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Machines of Ancient China

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Ancient Chinese inventions have had a huge impact on the modern world as we know it

Numerous technological and cultural advancements have spawned off from the inventions derived from Ancient China, which spans over thousands of years ago. A lot of the inventions really attest to how more advanced Ancient China was in science and technology.

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Machines in ancient China included the following eight categories: simple, vehicle and animal-drawn, hydraulic, wind-powered, weaponry and thermal, time keeping, earthquake detection and automated, and flying machines. Simple machines are the foundation of all complex and large scaled machines. From the point of view of classical mechanics, there are four simple machines: lever, pulley, inclined plane, and screw. From the lever, shadoofs were invented. From the pulley, wheel-and-axles, and cranes were invented. The inclined plane evolved into wedges, or into screws when the wedge was coiled. Construction technology also had simple machines such as ropes, chains, hinges, linkages, cranks, wheels, gears, and springs. Vehicles included both manual, and animal-drawn carts

They were some of the oldest means of transportation, hauling and also military vehicles. To use an animal to pull a cart, to operate a mill, or to plow the field, an effective harness first had to be custom made to address the unique shape and form of the animal. The invention of the harness was an outstanding achievement which opened the door to many other developments. The compass-equipped “south-pointing chariot” (zhinan che) and an odometer-equipped chariot called the “li-recording drum chariot” (jili guche) or hodometer were two brilliant inventions that incorporated machines in vehicles. As for animal powered machines, the eight-wheeled ox-powered mill (niuzhuan bamo) and the field mill (chemo) were first invented by the Chinese in ancient times.

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The Chinese opened the door for the golden ages of technology. Their inventions paved the way for great thinkers and great nations alike to create things never heard of before and to conceive new ways of doing things (Murphey, Rhoads, 2009). It’s obvious that not all the world’s innovations came from China, but it is safe to say that many of them were either adapted from ancient Chinese inventions or simply continuations of the inventions themselves. Things like the compass, for example, are Western adaptations of Chinese south pointing chariots. China, with all its riches, land, and manpower, was the perfect place for innovation to flourish. But why did the Chinese invent? It is natural for a person to explore and experiment with his environment, but what the Chinese did was not merely exploration and random wonderment. They wondered with a goal, and they explored with direction. [5] It can be said that, based on their early inventions, they created because they valued the gift of life highly. They sought not only to exist, but also to live. To merely go throughout life breaking one’s back for daily meals did not appeal to them. They created tools such as the wheelbarrow and trip hammer that would help alleviate the workload of everyday life. They created games such as Cu Ju and Chui Wan that would allow one to enjoy life. They created practices and medicine to sustain life. They created things such as the early seismograph and star maps to understand life and the world around them (Hochman, Karen). They also created weapons, but not with the primary purpose of destroying life, but with the purpose of protecting life and protecting order.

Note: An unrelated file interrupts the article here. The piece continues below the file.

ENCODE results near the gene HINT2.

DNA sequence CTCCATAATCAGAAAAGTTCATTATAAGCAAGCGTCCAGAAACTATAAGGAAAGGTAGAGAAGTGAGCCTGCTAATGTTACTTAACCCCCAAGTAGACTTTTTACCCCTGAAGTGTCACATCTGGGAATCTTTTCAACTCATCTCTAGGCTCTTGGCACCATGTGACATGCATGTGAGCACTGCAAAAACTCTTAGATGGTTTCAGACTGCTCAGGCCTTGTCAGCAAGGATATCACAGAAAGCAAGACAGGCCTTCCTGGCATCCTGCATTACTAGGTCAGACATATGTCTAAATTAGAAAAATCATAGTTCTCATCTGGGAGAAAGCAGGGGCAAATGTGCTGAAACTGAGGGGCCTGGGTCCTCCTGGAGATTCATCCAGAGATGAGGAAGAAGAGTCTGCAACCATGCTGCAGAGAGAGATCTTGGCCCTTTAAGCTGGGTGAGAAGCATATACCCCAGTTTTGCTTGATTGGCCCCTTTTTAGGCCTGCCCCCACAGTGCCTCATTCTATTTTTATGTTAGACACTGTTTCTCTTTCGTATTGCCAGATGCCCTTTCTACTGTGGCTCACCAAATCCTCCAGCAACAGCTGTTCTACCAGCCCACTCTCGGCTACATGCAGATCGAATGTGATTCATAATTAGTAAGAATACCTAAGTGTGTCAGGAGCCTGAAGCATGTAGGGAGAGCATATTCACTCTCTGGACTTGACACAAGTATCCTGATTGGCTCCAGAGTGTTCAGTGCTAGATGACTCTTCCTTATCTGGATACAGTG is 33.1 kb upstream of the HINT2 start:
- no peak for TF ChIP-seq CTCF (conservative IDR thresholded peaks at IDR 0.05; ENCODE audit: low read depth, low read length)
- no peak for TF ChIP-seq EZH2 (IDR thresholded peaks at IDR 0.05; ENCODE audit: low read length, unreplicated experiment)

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On balance, there were numerous mechanical inventions in ancient China, but few people know about these achievements due to the lack of surviving archives

Major mechanical elements and mechanisms of ancient Chinese machines, such as linkage mechanisms, cam mechanisms, gear mechanisms, and flexible connecting mechanisms (ropes and chains), were invented.

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Kleeman, Terry F., and Tracy Barrett. The Ancient Chinese World. Oxford: Oxford University Press, 2005.

Hochman, Karen. “Salt History.” Gourmet Food Magazine Website: The Nibble Gourmet

Murphey, Rhoads. A History of Asia. 6th ed. Upper Saddle River, NJ [etc: Pearson Education, 2009.

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